Pledge to be Backcountry Safe

Pledge to be Backcountry Safe

As predicted, Colorado’s backcountry is more popular than ever this winter. Free from the restrictions currently imposed upon Colorado’s ski resorts, the backcountry offers acres upon acres of powder for anyone willing to work for it. 

The industry as a whole is flourishing. According to Snowsports Industries America and The NDP Group, August and September 2020 sales of alpine touring equipment—including bindings, boots, and skis—and backcountry accessories such as avalanche shovels, beacons, probes, and skins increased 46% compared to the same period in 2019. Likewise, sales of backcountry split boards—snowboards that separate into halves resembling skis and can be equipped with climbing skins—increased 191% and snowshoe sales increased 221%

However, with the increase in backcountry touring comes the increase in danger. With so many newbies taking part, more users in general, and unsafe conditions, backcountry touring poses more dangers than in previous years. In fact, Colorado recorded four backcountry deaths in December alone. 

Thankfully, the Colorado Tourism Office is taking an active part in educating backcountry travelers on the importance of backcountry safety with new, backcountry-focused marketing campaigns and an extensive list of backcountry resources. As a result, backcountry tours and avalanche courses are selling out across the state, making us hopeful that many of these new backcountry users are taking precautions seriously.

But what are you to do if you want to take a backcountry course or avalanche training course but can’t find any availability?

RMOC has the solution for you. We offer private backcountry tours and lessons. All you have to do is give us a call, and we’ll try our best to make it work. We also recommend looking into booking a weekday option, as the backcountry is far less crowded during those times.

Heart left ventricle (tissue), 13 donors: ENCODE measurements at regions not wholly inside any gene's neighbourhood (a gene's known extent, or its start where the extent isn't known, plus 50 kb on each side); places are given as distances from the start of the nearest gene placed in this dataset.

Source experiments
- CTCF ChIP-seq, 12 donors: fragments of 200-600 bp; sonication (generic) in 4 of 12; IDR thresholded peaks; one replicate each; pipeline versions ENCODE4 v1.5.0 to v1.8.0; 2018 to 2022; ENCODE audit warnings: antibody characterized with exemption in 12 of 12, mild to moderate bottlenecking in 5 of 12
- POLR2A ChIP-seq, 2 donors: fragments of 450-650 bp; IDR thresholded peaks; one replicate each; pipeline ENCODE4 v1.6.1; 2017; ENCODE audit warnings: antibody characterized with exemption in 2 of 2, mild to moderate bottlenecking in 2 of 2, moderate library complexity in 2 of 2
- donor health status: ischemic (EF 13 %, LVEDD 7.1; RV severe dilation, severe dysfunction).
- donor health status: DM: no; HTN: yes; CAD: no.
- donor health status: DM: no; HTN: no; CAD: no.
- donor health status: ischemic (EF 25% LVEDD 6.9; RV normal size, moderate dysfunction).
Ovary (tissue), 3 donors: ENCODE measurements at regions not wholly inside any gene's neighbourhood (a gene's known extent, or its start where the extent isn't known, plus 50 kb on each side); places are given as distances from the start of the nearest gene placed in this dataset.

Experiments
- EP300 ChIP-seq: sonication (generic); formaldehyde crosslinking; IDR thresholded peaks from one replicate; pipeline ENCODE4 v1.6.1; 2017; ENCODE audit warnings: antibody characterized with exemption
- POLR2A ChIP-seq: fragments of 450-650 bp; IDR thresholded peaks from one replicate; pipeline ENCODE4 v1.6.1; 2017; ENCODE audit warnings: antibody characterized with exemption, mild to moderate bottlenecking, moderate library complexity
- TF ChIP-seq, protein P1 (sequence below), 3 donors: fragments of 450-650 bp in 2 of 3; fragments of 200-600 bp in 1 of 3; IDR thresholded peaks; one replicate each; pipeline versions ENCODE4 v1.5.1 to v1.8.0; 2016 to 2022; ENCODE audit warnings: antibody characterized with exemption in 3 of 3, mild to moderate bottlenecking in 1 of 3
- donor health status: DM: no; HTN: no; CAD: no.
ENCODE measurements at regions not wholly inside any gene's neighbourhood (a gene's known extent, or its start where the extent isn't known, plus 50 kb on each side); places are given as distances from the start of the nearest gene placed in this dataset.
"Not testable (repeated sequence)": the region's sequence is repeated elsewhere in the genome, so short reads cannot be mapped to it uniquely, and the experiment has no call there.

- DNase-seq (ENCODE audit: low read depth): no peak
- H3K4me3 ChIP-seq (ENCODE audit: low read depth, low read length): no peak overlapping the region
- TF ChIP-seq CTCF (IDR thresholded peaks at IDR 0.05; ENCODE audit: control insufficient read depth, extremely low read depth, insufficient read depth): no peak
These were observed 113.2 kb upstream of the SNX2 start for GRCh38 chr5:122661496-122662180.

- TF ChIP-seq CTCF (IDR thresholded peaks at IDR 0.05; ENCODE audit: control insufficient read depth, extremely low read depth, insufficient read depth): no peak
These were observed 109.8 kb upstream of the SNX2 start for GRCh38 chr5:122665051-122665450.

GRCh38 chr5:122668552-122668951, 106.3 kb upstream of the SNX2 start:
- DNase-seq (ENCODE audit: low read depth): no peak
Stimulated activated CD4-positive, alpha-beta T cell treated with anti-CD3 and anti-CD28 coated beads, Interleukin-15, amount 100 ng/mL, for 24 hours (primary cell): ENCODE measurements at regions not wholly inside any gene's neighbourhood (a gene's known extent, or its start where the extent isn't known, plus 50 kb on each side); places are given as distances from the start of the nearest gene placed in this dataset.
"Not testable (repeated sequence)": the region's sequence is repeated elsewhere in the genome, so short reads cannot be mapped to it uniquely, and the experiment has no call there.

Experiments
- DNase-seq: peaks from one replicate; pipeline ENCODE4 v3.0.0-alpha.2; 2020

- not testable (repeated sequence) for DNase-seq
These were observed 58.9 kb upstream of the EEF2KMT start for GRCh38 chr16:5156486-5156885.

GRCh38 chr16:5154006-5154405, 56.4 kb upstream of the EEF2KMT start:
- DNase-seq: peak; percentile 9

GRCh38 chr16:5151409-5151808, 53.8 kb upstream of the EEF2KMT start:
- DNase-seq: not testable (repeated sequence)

Also, most of those new to the backcountry seek out the AIARE certification. While it’s a fantastic course, for a total newbie, any basic intro course or lesson will be extremely beneficial and fun. This training can also be done in a private RMOC trip setting. 

However, if you must hit the backcountry because the urge to enjoy that powder is too much, we ask that you follow these tips:

  • Don’t go alone, first and foremost. Work on teamwork and communication.
  • Learn about the acronym FACETS (familiarity, acceptance, consistency, expert, tracks, social facilitation) to familiarize yourself with human factors that often lead to mistakes or accidents.
  • Practice companion rescue drills with your beacon, shovel, and probe.
  • Know your gear and how to use it. Make sure it’s functioning properly. Perform beacon checks at the trailhead every single time.
  • Finally, avoid avalanche terrain altogether. Not all backcountry is prone to avalanches.  Basic knowledge and map reading skills will allow you to stay out of harm’s way.
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